It's Earth Day and we should write something about it
For the last month my inbox has been flooded with Earth Day promotions, product launches, infographics. It seems that Earth Day has turned into a sort of green Valentines Day or Mothers Day, a consumerist holiday that has lost its original meaning. This is a real shame; as Nicholas Lemann wrote last year in the New Yorker, Earth Day got results.
Earth Day had consequences: it led to the Clean Air Act of 1970, the Clean Water Act of 1972, and the Endangered Species Act of 1973, and to the creation, just eight months after the event, of the Environmental Protection Agency. Throughout the nineteen-seventies, mostly during the Republican Administrations of Richard Nixon and Gerald Ford, Congress passed one environmental bill after another, establishing national controls on air and water pollution.
That was before it was politicized and partisan, before we became "environmental whackos" and everything green from bike lanes to lightbulbs became part of a UN plot to take away your freedoms. Lemann notes:
Back in 1970, suburban mothers (who, along with college students, made up the core of the new environmental movement) wanted to protect their children from contaminated air, water, and food; hunters and fishermen wanted their habitats back.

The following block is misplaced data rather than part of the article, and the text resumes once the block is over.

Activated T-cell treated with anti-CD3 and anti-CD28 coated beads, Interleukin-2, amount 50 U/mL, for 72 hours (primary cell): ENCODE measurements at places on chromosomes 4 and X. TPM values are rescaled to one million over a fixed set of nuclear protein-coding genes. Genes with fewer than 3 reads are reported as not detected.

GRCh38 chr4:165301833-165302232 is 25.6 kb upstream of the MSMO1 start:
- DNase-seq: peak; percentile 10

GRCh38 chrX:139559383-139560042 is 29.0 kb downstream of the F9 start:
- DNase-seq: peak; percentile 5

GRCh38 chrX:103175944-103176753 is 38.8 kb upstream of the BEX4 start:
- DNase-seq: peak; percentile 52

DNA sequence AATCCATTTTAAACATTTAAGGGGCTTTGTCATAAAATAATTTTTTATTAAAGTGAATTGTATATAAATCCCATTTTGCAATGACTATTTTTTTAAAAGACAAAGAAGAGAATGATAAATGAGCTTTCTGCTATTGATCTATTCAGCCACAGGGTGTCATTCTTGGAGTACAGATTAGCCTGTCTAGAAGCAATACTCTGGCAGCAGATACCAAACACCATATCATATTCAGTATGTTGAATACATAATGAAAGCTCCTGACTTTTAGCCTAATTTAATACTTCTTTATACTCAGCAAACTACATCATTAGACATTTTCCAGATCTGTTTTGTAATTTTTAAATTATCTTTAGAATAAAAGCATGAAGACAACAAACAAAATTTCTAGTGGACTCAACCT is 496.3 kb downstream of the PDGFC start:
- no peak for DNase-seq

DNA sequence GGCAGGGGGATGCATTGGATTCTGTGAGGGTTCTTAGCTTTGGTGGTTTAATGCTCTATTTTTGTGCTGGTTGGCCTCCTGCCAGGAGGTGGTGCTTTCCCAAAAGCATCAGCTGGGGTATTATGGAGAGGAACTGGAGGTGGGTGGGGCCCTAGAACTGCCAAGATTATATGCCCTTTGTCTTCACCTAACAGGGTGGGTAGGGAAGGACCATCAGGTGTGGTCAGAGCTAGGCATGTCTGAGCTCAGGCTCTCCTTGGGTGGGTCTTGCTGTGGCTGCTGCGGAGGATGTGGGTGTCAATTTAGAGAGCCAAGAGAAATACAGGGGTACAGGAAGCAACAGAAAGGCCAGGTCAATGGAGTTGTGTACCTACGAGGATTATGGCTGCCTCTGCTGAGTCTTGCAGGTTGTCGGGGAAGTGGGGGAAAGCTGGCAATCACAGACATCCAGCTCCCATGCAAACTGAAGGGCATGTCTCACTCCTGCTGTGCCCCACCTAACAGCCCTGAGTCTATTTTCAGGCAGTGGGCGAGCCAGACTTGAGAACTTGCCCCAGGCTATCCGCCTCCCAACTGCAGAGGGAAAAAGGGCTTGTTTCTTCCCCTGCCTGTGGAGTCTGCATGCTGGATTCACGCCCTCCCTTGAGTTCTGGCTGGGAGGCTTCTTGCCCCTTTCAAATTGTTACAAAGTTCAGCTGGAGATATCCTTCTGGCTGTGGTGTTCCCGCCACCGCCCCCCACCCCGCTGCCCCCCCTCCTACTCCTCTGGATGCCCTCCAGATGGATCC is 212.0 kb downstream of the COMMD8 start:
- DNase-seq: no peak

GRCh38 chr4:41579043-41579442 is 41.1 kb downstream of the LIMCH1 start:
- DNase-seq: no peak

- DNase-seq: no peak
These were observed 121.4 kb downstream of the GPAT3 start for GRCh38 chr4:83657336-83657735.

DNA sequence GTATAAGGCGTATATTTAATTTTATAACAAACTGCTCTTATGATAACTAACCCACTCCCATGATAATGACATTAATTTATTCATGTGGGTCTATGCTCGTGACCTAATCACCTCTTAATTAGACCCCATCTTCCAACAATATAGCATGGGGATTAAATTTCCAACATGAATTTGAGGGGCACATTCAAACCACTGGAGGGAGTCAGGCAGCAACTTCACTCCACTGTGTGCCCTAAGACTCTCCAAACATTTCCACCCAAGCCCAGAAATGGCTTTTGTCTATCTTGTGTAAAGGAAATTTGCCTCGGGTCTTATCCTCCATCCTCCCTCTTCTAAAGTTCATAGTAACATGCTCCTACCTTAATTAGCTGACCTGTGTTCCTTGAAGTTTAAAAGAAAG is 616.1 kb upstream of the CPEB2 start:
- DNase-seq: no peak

It's not like these problems have gone away, yet that suburban coalition has. What a shame.
Here's a roundup of Earth Day posts past:
Ask the experts on Earth Day: What ever happened to.....© Green City Partnerships
All the kids were doing it, Earth Day was a very big deal once. There were a lot of issues that used to be important to the green movement, that have gone the way of Earth Day. Two years ago Mat and Mike asked around, trying to find out where the music died, and where it was still playing in the background. Here is what they found.
10 tips to make every day Earth Day
Here is a list of things that you can do that do not involve buying bamboo shirts or anything else; just a list of things you can do live a greener lifestyle.
Will a Real Earth Day Movement Please Stand Up?
Brian did an Earth Day rant:
Today, our Earth Day more resembles a toothless, consumerist Hallmark holiday like Father's Day or Halloween. And I'm not even sure we're better off that it exists at all -- under the current Earth Day paradigm, people can watch an cable TV special or buy an organic t-shirt one day of the year, and feel like they've participated. Sorry, not helping. Not really. The environmental challenges we face are too great to stop there.
No, it's like Bill McKibben said in a recent speech at Powershift: We need a grassroots movement to match the scale of the original Earth Day if we hope to combat the entrenched fossil fuel interests and inspire meaningful action from lawmakers on the hill.